Donald Trump has embarrassingly called Prince Charles the "Prince of Whales" on Twitter.

The US President quickly amended his tweet to refer to the royal as the Prince of Wales but not before it was seen around the world.

Trump was defending his controversial comments that if foreign governments offered his campaign damaging information against a 2020 rival that "I think I'd want to hear it".

"I think you might want to listen, there isn't anything wrong with listening. If somebody called from a country, Norway, [and said] 'we have information on your opponent,' I think I'd want to hear it."

Advertisement

READ MORE: • Five of Trump's best Twitter gaffes

If Trump was to do that it would be illegal under campaign finance law, as this kind of information would be considered highly valuable.

Trump took to Twitter to, ahem, clear up the matter.

"I just met with the Queen of England (U.K.), the Prince of Whales (sic), the P.M. of the United Kingdom, the P.M. of Ireland, the President of France and the President of Poland.

Oops.
Oops.

"We talked about "Everything!" Should I immediately call the FBI about these calls and meetings? How ridiculous! I would never be trusted again.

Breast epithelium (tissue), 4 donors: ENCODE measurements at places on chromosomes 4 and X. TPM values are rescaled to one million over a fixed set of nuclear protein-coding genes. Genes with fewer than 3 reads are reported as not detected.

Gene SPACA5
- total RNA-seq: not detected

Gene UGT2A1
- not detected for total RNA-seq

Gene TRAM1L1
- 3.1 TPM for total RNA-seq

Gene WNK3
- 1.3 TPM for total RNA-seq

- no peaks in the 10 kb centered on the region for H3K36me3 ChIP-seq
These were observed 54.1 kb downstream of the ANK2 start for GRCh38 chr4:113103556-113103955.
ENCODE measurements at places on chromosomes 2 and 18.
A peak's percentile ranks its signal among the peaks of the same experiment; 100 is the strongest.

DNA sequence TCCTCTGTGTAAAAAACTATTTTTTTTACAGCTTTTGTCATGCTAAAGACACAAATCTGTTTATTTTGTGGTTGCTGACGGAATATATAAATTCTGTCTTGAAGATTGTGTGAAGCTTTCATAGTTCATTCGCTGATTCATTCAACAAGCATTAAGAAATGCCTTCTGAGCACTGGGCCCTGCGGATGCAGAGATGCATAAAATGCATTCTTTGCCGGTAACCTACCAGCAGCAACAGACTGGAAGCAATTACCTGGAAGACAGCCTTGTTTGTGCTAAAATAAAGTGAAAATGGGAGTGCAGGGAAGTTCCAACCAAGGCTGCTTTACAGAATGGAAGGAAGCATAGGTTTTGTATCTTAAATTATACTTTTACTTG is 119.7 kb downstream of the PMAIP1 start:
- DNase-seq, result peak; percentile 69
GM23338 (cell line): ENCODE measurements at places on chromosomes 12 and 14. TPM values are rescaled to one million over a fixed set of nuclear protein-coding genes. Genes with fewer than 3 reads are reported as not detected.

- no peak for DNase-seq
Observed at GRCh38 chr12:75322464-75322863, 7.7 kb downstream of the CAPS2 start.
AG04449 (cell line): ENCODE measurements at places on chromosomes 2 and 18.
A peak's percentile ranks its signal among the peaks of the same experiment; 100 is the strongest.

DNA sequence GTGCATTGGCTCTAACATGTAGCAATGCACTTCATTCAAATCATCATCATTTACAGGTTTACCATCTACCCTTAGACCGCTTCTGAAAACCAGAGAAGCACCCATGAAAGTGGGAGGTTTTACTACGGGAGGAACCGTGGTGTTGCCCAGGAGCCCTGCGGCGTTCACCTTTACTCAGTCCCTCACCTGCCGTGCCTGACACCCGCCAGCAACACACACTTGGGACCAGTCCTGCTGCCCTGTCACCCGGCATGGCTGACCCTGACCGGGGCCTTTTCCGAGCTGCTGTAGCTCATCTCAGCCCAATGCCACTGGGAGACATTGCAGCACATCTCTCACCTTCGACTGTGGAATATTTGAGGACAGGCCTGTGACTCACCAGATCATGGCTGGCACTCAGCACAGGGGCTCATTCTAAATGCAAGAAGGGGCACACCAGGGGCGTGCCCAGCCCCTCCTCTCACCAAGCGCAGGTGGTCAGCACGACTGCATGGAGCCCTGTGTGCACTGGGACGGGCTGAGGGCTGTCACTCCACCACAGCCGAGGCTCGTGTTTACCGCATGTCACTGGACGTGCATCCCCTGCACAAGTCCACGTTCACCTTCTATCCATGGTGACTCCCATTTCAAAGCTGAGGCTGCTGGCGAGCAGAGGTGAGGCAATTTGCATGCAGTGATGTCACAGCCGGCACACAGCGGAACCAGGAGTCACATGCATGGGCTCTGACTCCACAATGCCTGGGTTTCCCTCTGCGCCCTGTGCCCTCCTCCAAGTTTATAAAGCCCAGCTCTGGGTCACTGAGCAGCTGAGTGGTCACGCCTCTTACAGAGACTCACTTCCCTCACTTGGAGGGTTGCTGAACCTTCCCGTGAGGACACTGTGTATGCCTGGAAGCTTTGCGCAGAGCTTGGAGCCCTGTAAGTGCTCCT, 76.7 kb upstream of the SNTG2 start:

"With that being said, my full answer is rarely played by the Fake News Media. They purposely leave out the part that matters."

Twitter immediately had a field day with Trump's comments, with Prince of Whales trending on the social media site.

All jokes aside, Trump angered many with his comments saying he would accept "dirt" on an opponent if it was offered to him from foreign governments.

Advertisement

Republican Senator Lindsey Graham said "foreign influence in our elections is growing, not lessening, and we don't want to send a signal to encourage it".

"Giving you anything of value whether it be money or information on your opponent, the right answer is no," Graham said. "I think it's a mistake [by Trump]. I think it's a mistake of law. I don't want to send a signal to encourage this."

Graham was also asked about Trump's suggestion that politicians would accept foreign information in the same way.

"I can only speak for myself. I've never had a government come up to me and say 'hey, I'd like to help you in your campaign.' The answer is no. It's got to be no," Graham said.

"We need to really be clear here that we don't want parties to be hiring foreign agents and we don't want to have meetings with representatives of foreign governments trying to help one campaign over the other."